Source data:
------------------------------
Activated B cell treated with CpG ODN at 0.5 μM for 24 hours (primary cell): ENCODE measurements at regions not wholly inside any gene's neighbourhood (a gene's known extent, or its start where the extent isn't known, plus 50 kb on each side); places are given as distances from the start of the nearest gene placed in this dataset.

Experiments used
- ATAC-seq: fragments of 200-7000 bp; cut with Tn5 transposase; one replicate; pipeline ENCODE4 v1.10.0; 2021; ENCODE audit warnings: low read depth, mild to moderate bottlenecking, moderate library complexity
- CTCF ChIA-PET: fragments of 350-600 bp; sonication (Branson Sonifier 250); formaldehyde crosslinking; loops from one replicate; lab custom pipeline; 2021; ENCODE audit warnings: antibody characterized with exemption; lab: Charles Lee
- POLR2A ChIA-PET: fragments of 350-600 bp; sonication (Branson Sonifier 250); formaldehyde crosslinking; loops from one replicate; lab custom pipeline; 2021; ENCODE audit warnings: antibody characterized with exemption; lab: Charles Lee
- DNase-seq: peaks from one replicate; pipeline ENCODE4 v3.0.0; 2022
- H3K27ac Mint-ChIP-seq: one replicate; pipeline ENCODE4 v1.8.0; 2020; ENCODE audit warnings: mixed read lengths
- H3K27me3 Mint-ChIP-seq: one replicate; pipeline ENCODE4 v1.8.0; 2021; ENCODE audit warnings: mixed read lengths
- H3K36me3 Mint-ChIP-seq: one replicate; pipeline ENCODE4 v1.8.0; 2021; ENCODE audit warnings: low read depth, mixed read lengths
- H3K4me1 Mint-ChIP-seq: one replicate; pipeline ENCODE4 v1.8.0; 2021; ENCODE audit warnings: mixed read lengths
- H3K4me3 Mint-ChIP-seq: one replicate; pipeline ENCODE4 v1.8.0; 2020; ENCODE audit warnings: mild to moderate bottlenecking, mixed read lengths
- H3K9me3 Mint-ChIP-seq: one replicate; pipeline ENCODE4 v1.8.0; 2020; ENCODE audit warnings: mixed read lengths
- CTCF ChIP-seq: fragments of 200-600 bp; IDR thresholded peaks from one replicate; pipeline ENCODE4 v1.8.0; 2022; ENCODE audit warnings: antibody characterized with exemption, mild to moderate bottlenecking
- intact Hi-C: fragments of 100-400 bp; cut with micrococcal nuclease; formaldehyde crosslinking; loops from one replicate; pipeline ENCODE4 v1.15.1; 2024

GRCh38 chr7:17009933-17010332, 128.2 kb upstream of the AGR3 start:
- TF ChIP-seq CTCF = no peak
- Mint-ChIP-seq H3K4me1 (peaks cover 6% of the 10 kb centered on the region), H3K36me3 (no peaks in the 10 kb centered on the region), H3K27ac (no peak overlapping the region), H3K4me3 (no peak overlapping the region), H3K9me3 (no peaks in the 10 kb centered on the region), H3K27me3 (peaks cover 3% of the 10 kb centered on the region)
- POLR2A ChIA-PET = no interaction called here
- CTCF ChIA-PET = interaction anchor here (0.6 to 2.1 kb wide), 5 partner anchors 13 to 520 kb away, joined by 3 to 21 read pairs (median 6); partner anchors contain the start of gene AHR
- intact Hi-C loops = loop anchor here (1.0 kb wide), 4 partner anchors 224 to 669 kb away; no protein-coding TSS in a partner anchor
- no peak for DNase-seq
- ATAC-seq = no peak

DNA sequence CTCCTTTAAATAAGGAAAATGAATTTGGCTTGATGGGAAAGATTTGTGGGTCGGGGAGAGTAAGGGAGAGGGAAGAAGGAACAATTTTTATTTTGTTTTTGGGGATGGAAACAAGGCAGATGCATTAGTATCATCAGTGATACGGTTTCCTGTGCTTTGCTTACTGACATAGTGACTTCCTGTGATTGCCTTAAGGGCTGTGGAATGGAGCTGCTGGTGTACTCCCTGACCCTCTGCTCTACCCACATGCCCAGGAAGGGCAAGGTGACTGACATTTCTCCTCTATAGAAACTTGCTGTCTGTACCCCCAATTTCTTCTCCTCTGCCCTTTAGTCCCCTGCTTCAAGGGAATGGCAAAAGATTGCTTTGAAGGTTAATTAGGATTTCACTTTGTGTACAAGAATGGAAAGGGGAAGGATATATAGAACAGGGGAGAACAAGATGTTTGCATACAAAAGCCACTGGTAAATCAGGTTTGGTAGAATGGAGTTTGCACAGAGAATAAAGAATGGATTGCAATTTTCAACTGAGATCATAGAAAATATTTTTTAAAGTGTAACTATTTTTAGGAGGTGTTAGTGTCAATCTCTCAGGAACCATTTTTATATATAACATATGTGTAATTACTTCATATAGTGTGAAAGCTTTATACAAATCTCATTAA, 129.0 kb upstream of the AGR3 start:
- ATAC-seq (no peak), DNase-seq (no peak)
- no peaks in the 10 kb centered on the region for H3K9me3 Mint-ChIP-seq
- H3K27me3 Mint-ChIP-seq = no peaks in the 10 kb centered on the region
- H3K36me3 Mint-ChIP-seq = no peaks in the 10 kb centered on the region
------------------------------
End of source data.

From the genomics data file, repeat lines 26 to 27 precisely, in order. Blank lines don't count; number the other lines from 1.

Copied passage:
- H3K27me3 Mint-ChIP-seq = no peaks in the 10 kb centered on the region
- H3K36me3 Mint-ChIP-seq = no peaks in the 10 kb centered on the region